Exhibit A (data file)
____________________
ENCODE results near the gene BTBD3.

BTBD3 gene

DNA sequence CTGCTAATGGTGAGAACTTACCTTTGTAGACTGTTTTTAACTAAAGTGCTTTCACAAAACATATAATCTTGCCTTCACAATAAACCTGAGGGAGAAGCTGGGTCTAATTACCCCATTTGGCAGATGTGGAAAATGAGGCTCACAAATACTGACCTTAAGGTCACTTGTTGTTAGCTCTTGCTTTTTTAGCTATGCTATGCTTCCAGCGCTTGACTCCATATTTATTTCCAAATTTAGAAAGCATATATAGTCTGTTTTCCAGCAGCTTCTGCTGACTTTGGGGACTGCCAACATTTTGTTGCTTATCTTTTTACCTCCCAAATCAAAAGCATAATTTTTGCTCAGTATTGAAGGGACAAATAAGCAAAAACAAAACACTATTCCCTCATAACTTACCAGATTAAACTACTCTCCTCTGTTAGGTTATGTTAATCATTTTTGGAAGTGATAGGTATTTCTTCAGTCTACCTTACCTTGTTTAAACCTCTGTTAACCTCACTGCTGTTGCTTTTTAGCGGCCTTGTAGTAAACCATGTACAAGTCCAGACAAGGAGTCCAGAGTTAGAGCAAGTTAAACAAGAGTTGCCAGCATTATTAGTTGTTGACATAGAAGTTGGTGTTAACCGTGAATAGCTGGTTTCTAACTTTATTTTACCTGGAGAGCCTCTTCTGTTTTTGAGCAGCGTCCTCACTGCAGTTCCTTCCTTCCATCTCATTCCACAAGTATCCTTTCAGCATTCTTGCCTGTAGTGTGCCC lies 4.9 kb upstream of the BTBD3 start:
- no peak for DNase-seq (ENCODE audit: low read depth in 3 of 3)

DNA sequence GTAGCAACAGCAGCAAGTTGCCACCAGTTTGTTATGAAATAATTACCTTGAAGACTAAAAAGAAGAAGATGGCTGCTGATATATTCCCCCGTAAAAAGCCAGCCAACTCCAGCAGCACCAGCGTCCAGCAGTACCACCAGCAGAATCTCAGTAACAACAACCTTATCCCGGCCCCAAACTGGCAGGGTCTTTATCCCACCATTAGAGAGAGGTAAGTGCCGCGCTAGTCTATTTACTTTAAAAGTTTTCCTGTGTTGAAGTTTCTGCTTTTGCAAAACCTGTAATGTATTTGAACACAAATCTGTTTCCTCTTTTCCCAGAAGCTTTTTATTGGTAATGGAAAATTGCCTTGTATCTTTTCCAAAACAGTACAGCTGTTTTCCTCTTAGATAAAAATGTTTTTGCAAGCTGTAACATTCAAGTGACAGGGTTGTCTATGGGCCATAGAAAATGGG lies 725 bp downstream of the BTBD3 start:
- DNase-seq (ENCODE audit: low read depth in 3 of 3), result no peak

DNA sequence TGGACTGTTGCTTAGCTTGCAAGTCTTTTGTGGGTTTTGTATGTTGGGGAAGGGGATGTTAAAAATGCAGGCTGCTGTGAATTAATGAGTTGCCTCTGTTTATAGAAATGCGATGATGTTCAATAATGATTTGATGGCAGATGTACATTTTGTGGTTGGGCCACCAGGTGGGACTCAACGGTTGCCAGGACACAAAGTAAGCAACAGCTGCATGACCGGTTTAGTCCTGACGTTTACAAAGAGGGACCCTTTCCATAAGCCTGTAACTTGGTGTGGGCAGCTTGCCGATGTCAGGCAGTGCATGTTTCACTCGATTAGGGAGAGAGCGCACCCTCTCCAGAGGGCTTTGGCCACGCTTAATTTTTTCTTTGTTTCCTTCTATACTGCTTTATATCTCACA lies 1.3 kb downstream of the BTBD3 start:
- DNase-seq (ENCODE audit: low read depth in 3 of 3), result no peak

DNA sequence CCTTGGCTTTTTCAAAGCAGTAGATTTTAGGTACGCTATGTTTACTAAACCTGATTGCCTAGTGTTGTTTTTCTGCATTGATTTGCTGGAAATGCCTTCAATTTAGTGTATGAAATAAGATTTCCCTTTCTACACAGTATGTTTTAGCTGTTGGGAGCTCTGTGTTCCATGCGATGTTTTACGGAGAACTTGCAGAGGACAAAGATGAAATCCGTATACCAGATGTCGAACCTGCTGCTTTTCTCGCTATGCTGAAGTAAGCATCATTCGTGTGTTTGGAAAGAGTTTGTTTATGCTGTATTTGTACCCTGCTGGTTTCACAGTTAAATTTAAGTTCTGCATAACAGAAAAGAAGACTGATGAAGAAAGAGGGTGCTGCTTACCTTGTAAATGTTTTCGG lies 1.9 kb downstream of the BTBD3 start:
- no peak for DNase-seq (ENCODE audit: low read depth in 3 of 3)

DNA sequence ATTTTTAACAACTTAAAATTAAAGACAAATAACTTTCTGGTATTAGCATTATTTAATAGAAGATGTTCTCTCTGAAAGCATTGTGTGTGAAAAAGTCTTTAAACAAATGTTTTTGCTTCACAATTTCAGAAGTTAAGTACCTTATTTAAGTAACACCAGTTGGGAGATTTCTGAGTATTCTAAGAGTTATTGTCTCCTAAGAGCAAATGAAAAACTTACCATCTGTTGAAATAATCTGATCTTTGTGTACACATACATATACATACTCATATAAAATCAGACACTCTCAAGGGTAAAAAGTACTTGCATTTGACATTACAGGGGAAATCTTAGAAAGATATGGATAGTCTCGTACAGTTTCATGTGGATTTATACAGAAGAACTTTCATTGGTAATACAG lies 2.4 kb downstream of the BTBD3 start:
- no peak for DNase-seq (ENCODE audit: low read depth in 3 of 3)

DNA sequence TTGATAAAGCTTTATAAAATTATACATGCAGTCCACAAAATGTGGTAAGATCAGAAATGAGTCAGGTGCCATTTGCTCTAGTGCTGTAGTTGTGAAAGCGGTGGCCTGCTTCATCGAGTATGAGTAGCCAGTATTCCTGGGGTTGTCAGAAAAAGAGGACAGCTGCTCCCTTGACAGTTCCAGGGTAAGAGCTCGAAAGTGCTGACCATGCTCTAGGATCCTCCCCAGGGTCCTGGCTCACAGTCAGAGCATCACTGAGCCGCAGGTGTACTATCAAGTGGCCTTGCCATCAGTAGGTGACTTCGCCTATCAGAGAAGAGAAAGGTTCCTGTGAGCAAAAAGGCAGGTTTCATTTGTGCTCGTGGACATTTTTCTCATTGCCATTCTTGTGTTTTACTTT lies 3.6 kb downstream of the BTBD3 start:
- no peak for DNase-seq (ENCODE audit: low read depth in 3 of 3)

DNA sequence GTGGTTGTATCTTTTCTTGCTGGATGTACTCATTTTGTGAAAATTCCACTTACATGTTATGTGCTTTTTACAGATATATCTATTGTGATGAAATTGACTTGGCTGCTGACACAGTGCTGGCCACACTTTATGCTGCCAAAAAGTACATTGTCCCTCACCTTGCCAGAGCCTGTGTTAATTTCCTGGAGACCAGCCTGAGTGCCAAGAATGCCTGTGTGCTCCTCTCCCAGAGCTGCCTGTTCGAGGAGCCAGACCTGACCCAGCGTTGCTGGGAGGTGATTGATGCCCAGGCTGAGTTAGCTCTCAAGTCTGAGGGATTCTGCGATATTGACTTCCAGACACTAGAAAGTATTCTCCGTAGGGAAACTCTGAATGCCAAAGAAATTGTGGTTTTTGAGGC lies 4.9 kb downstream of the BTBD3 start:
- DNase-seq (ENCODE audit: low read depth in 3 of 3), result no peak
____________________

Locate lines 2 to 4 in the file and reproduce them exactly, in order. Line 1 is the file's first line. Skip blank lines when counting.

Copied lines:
BTBD3 gene

DNA sequence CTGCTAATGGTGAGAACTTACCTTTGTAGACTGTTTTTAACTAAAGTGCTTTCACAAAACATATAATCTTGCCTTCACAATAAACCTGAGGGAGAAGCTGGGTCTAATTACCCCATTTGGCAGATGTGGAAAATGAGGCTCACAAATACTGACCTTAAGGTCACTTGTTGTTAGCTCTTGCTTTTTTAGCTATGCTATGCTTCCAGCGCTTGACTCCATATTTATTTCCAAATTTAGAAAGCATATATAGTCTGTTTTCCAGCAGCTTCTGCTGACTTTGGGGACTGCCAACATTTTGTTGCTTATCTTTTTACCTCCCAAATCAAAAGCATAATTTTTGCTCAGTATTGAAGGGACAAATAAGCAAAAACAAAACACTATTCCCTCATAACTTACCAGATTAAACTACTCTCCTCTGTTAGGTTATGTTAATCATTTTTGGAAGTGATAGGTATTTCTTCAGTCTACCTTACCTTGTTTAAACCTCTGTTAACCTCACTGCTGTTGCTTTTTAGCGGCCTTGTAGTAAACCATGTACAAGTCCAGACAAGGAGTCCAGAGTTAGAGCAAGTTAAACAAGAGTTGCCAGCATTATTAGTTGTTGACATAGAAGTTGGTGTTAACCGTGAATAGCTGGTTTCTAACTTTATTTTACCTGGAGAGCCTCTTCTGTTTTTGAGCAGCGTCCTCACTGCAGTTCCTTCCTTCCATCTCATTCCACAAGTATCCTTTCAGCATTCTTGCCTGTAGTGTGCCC lies 4.9 kb upstream of the BTBD3 start:
- no peak for DNase-seq (ENCODE audit: low read depth in 3 of 3)